Not That Kind of Girl:

A roller-coaster tale from 'voice of a generation' Lena Dunham
London is not bedlam or a cradle of vice. In fact it, as much as anywhere, deserves independence

London is not bedlam or a cradle of vice

In fact it, as much as anywhere, deserves independence
Vivienne Westwood 'didn’t want' relationship with Malcolm McLaren

Vivienne Westwood 'didn’t want' relationship with McLaren

Designer 'felt pressured' into going out with Sex Pistols manager
Jourdan Dunn: Model mother

Model mother

Jordan Dunn became one of the best-paid models in the world
Apple still coolest brand – despite U2 PR disaster

Apple still the coolest brand

Despite PR disaster of free U2 album
Scottish referendum: The Yes vote was the love that dared speak its name, but it was not to be

Despite the result, this is the end of the status quo

Boyd Tonkin on the fall-out from the Scottish referendum
Manolo Blahnik: The high priest of heels talks flats, Englishness, and why he loves Mary Beard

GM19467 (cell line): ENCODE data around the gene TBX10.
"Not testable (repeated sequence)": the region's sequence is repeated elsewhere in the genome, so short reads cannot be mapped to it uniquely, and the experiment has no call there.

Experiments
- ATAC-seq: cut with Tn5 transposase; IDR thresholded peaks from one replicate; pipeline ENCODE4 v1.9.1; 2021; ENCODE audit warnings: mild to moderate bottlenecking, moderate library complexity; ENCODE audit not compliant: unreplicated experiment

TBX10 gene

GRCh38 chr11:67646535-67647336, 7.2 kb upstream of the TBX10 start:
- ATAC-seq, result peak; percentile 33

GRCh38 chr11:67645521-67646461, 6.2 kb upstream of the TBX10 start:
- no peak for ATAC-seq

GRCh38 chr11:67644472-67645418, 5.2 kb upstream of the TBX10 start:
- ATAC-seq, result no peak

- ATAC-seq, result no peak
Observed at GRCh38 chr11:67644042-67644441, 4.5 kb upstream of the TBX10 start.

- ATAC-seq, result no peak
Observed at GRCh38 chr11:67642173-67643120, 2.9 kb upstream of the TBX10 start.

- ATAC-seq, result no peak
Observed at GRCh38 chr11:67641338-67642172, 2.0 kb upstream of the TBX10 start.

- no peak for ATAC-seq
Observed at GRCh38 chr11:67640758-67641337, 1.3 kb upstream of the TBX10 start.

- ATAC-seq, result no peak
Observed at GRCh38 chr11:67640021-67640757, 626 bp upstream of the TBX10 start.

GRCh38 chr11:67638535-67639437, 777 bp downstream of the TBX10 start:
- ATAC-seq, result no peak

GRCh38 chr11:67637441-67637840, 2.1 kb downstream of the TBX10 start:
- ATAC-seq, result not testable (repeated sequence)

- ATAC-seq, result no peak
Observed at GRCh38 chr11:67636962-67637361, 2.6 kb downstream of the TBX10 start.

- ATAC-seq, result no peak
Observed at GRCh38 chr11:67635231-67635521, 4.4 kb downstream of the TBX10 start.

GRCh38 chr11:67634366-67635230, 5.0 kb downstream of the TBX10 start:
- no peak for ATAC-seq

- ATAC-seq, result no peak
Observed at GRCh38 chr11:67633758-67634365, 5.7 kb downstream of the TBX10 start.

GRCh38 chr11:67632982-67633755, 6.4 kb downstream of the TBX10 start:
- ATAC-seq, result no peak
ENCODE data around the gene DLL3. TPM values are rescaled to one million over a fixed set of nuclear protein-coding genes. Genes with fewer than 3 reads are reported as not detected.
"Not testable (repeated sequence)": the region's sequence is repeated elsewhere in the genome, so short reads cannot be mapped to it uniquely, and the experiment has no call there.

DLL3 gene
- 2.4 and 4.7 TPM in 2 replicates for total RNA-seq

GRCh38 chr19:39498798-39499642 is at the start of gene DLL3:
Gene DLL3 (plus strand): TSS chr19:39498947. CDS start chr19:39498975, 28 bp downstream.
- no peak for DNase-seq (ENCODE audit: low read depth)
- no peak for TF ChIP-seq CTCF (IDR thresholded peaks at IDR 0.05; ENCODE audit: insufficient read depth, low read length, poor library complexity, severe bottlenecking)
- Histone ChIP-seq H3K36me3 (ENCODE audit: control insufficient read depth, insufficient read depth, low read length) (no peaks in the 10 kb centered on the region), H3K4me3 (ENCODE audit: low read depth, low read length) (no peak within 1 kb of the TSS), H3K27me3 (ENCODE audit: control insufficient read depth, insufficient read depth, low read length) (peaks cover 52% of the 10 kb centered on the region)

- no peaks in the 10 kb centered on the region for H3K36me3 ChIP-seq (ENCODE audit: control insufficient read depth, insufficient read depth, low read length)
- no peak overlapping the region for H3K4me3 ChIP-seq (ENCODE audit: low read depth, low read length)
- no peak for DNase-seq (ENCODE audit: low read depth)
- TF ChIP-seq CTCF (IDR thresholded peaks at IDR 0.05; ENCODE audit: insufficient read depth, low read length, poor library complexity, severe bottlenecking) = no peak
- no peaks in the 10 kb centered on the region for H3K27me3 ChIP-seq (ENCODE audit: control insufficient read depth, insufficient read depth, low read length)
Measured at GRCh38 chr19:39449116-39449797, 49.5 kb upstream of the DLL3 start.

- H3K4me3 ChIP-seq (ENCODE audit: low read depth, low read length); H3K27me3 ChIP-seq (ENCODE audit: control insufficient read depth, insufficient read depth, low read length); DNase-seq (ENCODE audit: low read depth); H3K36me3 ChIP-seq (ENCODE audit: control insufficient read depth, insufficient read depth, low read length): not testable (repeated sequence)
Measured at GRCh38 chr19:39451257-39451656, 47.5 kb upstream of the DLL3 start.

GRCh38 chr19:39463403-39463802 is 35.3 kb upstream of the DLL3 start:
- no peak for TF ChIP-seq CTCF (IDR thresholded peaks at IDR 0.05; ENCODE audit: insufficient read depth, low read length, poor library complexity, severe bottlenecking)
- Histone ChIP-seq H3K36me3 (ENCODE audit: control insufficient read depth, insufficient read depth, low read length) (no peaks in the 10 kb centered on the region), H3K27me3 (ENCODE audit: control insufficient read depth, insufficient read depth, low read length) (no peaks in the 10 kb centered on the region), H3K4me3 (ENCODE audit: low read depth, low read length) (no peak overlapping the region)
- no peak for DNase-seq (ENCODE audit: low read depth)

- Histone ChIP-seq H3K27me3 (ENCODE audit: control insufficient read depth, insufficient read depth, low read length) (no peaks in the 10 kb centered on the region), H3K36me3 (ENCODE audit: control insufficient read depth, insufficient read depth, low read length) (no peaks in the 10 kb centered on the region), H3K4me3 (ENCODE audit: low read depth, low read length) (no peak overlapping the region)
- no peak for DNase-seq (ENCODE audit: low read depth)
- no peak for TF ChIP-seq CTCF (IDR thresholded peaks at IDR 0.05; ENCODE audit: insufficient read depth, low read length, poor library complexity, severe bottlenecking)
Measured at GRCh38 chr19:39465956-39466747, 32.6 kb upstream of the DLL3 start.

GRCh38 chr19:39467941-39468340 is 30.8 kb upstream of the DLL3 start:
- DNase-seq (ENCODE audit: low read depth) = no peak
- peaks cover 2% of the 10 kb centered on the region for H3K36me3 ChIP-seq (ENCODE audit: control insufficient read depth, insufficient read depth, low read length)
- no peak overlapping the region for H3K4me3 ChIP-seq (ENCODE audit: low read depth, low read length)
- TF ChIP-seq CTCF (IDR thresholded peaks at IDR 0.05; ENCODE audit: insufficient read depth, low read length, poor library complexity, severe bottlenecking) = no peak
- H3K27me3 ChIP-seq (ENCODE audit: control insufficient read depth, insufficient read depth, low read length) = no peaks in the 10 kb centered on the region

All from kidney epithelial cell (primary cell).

Manolo Blahnik: Flats, Englishness, and Mary Beard

The shoe designer who has been dubbed 'the patron saint of the stiletto'
The Beatles biographer reveals exclusive original manuscripts of some of the best pop songs ever written

Scrambled eggs and LSD

Behind The Beatles' lyrics - thanks to Hunter Davis's original manuscript copies
'Normcore' fashion: Blending in is the new standing out in latest catwalk non-trend

'Normcore': Blending in is the new standing out

Just when fashion was in grave danger of running out of trends, it only went and invented the non-trend. Rebecca Gonsalves investigates
Dance’s new leading ladies fight back: How female vocalists are now writing their own hits

New leading ladies of dance fight back

How female vocalists are now writing their own hits
Mystery of the Ground Zero wedding photo

A shot in the dark

Mystery of the wedding photo from Ground Zero
His life, the universe and everything

His life, the universe and everything

New biography sheds light on comic genius of Douglas Adams
Save us from small screen superheroes

Save us from small screen superheroes

Shows like Agents of S.H.I.E.L.D are little more than marketing tools
Reach for the skies

Reach for the skies

From pools to football pitches, rooftop living is looking up
These are the 12 best hotel spas in the UK

12 best hotel spas in the UK

Some hotels go all out on facilities; others stand out for the sheer quality of treatments